The merit of Nice has been once again to confirm this fact, which will perhaps be the old continent's greatest and most noble contribution to contemporary civilisation.
Cambridge, 8 March 2001. Xenophon A. Yataganas.
72 See above, p.
73 R. Prodi seems to have found the right formula to define the ongoing exercise, speaking before the European Parliament about a "debate on the re-shaping of the EU". Agence Europe, 14 February 2001, p. 4-5.
74 We need hardly point out here that Romano Prodi publicly praised the Belgian Prime Minister, Guy Verhofstadt, for demonstrating at Nice his country's role at the heart of Europe.
75 European experts speak already about a three-phase process: a) "open discussion", practically underway with the largest possible participation, b) "structured discussion", in which parliaments will have a central role alongside governments and the Commission, and would lead to the drawing up of a new treaty and c) "short and decision-taking IGC" that will not have to reopen the debate but to conclude. Ferdinando Riccardi in Agence Europe, 16 February 2001, p.1.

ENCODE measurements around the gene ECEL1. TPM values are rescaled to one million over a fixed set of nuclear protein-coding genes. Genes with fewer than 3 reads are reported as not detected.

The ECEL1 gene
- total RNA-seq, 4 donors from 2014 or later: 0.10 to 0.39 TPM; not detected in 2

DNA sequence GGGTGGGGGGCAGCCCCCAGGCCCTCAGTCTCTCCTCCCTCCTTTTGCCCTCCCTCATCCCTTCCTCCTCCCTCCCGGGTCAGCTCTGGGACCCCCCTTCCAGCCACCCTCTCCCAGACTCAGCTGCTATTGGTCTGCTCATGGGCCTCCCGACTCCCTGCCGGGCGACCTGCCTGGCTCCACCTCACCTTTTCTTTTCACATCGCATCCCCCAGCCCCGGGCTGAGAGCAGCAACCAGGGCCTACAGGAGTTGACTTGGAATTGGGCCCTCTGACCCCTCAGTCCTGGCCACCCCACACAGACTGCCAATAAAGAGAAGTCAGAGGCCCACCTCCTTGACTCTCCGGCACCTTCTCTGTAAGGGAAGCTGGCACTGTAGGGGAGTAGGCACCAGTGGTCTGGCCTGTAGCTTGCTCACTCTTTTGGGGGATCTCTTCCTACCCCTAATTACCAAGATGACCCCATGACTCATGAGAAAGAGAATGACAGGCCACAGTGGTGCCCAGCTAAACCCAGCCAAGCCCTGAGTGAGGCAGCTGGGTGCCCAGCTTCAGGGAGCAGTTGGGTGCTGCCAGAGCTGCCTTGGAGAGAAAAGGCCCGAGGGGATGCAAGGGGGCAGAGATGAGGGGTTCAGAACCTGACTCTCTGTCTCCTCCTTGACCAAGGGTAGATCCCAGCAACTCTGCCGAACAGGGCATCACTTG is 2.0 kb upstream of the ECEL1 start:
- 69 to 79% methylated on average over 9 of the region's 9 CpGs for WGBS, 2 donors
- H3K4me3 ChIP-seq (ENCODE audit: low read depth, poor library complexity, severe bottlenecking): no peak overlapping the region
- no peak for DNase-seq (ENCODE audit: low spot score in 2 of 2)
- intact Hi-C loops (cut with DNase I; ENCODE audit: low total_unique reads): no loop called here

76 See, Daniel Vernet: Berlin souhaite convaincre Paris d'approfondir l'integration europeenne. Le Monde, 21/22 January 2001.
77 Jacques Santer: L'Europe apres Nice. Speech before the European Union of the Federalists, Brussels 23 January 2001.
78 See above, p.
79 J.H.H.Weiler: Federalism and constitutionalism..., op.cit.
80 As J. Delors declared recently, during a dialogue with President W. Havel. See, Le Monde, 2 February 2001.
81 See the current debate about the reshape of the EU. F.Riccardi: A look behind the news. Agence Europe, 7 March 2001.